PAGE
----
AMONG ARGUMENTS used by those opposing free trade agreements, especially the Trans-Pacific Partnership Agreement (TPPA), is the potential decline in Malaysia’s trade surplus if we join a big trade group with dominant players such as the US.
They argue that Malaysia’s exports to countries in the TPPA may probably increase, but our imports from those countries may increase even more. This will result in a net reduction in our balance of trade, creating a trade deficit. They argue that this is a bad thing for our country.
Using trade surplus to measure the impact of free trade is not necessarily appropriate, and could be misleading. Free trade agreements are supposed to help increase cross-border exchange of goods and services.
It increases trade volume. Studies have shown that trade and increased trade volume can be a catalyst for national growth and development. Increased exchanges mean that both exports and imports will increase.
Additionally, in a globalised economy, where production of a final product involves sourcing goods and services from different producers in different countries, increased imports cannot possibly be a bad thing.
There can be situations where the bulk of a country’s imports are intermediate goods, which are then processed into final goods and subsequently exported. We export lamps and lighting fittings to European countries like Germany, but we import some parts from other countries to produce them.
By processing these imported intermediate goods, a country adds value to the goods and also the economy through the creation of jobs that probably would not exist in the first place, had the intermediate goods not been imported.
If we want to further integrate our economy into the global economy, we should not be obsessed with increasing export volume so as to ensure it is above import volume. Rather, we should think of how to increase domestic value added (DVA) that can be retained from increased trade. The higher the DVA retained in a country, the higher the benefit the country will gain from global trade.
Rashmi Banga, an economist at the United Nations Conference on Trade and Development, in her latest paper, showed that Malaysia’s DVA in exports to its major TPPA partners, such as New Zealand, Mexico, Singapore, Japan, and the US, has been declining. She also noted that the DVA in exports to the TPPA countries will continue to decline if Malaysia signs up to this extensive free trade agreement.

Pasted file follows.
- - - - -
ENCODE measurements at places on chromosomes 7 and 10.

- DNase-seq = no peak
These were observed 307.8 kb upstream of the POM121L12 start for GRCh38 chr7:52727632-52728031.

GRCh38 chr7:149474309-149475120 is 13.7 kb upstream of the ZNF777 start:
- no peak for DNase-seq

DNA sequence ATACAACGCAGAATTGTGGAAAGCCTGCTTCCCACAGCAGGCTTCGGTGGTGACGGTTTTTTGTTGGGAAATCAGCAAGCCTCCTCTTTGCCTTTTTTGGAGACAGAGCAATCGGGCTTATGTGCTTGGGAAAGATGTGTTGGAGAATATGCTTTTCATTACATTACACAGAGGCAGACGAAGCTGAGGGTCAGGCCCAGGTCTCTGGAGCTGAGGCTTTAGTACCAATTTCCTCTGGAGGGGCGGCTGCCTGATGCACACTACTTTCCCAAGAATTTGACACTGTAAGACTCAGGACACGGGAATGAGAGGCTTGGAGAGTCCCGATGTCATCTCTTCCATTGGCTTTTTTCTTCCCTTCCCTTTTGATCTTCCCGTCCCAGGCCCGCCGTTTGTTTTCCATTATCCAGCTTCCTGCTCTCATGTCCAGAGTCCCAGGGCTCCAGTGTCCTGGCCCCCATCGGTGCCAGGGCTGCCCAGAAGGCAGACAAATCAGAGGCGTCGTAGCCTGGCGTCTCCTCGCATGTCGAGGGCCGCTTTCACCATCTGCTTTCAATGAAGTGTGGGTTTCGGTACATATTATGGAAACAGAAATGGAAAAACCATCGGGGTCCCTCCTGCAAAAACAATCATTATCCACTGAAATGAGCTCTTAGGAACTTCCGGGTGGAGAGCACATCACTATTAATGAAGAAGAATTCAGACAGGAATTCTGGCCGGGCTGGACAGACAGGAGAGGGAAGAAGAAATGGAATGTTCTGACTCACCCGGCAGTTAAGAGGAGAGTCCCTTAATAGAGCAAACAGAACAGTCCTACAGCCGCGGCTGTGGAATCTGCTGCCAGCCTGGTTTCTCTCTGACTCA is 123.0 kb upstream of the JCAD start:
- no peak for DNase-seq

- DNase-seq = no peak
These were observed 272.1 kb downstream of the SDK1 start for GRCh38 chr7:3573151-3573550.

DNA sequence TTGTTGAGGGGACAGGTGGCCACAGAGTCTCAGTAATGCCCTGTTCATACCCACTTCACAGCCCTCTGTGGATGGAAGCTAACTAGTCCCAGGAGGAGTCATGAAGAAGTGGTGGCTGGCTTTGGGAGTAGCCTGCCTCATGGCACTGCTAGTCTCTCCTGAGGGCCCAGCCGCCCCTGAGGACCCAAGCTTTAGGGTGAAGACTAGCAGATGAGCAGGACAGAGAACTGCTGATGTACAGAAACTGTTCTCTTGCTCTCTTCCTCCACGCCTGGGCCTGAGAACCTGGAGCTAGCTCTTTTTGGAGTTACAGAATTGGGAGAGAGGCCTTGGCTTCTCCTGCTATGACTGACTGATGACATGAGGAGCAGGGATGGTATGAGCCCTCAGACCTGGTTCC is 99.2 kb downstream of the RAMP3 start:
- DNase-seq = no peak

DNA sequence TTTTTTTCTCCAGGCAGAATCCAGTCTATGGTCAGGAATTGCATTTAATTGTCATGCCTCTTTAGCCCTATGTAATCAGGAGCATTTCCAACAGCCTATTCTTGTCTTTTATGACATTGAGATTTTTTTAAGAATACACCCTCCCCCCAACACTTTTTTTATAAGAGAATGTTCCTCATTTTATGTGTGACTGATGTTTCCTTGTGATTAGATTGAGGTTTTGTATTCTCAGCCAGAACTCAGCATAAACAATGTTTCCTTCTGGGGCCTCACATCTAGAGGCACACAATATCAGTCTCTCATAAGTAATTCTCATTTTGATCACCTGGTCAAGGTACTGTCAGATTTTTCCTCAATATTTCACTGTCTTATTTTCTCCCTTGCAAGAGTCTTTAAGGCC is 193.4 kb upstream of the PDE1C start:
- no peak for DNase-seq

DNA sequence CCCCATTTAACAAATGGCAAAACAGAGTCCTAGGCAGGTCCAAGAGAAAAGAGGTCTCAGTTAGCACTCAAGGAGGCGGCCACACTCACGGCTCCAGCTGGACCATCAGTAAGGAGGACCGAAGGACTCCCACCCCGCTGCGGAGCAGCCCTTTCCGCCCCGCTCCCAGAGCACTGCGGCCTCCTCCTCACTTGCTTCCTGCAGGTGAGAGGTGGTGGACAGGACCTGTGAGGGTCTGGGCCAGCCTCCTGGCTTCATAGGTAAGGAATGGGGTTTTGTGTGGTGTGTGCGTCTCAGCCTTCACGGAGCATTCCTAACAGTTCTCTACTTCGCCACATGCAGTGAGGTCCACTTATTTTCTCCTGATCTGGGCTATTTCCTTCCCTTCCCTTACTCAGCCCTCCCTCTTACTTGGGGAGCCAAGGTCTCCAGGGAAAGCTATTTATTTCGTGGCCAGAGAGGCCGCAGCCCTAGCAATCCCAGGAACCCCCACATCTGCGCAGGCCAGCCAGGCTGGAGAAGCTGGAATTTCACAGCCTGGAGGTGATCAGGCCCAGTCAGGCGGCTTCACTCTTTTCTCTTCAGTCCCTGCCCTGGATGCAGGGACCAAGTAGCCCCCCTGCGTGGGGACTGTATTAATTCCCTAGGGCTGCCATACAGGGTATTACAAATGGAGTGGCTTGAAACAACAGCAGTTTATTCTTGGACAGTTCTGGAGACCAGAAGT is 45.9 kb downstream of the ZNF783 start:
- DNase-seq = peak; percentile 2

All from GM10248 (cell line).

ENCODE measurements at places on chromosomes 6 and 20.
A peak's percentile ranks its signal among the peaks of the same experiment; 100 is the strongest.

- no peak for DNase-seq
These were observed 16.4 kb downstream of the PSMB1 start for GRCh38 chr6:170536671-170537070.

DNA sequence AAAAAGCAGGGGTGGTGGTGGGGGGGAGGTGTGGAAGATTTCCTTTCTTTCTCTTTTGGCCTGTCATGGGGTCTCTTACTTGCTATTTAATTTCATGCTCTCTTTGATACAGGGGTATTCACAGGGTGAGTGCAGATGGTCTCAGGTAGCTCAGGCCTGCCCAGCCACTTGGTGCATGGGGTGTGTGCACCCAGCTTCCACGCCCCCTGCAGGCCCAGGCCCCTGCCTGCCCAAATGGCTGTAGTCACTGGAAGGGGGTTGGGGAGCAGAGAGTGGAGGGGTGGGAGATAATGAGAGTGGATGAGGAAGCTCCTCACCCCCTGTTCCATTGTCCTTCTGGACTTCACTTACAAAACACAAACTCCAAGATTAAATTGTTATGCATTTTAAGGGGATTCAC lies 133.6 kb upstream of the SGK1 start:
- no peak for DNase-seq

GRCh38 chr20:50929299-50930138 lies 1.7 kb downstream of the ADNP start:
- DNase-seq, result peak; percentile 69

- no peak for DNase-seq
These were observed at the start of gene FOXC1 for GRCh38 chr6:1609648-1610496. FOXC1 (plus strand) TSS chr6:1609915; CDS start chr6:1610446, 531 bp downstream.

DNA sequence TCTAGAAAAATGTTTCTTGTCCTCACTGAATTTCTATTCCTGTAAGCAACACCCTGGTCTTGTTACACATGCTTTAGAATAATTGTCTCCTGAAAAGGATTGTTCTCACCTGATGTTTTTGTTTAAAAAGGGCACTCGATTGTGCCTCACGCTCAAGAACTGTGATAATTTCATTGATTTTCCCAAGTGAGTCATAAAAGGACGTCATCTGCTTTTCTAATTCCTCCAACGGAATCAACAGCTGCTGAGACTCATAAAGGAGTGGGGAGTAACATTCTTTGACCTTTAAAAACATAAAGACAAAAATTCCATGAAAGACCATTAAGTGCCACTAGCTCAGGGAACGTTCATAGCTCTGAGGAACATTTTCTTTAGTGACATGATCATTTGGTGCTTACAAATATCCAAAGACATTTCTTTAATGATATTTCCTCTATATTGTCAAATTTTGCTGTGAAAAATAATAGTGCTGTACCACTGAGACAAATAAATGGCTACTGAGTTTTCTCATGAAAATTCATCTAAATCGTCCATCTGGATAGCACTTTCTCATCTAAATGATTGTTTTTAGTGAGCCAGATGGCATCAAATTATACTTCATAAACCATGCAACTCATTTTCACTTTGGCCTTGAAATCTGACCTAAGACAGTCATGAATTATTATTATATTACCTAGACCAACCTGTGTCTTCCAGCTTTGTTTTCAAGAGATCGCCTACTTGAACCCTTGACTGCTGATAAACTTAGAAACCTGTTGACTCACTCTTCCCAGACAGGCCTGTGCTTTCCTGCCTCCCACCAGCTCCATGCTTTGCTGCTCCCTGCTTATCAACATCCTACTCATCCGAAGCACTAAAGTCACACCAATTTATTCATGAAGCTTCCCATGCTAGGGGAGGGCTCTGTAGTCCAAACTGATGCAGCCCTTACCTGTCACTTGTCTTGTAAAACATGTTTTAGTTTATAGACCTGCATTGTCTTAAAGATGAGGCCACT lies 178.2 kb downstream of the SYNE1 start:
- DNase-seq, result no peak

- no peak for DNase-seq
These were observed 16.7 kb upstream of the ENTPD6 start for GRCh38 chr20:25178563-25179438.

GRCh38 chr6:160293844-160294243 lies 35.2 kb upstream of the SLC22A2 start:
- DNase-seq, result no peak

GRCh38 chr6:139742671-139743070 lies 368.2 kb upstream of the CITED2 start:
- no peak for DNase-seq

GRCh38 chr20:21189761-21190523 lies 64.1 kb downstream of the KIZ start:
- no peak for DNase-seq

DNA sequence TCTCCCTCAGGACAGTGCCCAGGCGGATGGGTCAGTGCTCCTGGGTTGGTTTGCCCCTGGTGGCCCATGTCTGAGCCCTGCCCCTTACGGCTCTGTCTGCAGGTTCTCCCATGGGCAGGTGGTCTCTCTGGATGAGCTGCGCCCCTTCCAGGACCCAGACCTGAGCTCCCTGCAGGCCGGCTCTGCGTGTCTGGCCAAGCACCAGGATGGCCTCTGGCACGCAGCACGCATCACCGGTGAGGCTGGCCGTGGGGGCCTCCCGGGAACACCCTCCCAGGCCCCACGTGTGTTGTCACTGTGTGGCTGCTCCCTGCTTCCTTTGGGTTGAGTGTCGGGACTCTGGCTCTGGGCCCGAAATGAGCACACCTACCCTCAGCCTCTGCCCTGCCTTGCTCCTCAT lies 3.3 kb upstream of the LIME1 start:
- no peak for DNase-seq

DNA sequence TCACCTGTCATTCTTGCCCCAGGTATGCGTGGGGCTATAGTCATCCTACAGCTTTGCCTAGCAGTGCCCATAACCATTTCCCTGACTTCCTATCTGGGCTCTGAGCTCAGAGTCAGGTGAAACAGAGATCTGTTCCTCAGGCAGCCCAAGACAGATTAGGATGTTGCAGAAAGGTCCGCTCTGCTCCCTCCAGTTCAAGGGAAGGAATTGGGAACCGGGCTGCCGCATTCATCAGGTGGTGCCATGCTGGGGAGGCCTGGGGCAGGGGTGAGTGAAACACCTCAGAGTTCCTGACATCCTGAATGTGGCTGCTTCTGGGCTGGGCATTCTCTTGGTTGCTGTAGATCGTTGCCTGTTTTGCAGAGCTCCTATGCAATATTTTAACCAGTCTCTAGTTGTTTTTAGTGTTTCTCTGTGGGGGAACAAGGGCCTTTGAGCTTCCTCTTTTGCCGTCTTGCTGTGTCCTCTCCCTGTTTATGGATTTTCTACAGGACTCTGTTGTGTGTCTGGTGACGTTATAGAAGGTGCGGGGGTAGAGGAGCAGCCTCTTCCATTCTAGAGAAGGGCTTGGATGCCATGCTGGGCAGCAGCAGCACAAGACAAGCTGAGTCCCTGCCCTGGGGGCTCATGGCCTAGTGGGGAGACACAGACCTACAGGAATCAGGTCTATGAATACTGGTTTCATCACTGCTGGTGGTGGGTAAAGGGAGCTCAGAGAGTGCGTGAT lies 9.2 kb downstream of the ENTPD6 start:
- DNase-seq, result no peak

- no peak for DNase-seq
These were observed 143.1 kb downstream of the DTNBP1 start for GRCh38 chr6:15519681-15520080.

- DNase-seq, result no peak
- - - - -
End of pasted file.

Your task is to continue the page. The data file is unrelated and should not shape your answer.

Rashmi argued that it is better for countries to focus on “producing more” and not “exporting more”.
But this recommendation is unconvincing and confusing. What will we do with the increased production of goods if not export them? For a small country like Malaysia, we cannot afford to produce more without selling them, because our domestic consumption alone will not be able to absorb everything.
If, by “producing more” she meant increasing production that will further integrate Malaysian firms into the global value chain (GVC) and elevate their positions in the international arena, then it is indeed in our interest to do so.
The World Bank’s Economic Monitor, published earlier this year, recommended a number of actions to increase Malaysia’s value added in the global trade, including increasing the productivity of firms currently involved in the GVCs and moving into new supply chains with higher value-added shares.
The question we have to ask is: are we going to take these measures while protecting our economy from competition or are we going to learn to be more productive and competitive in a challenging environment?
Surely Malaysia will gain more by learning to be productive and competitive in a challenging environment. Protectionism does not work and has never propelled any country into becoming a developed nation.
More free trade should be pursued, even if it means negotiating and signing up to more free trade agreements. Of course, we must adopt a smart strategy during the negotiation rounds, but it is also important not to be blinded by anti-trade rhetoric that will only protect the interests of businessmen.
Sri Murniati is manager of political economy and governance unit at the Institute for Democracy and Economic Affairs
This article first appeared in Forum, The Edge Malaysia Weekly, on November 10 - 16, 2014.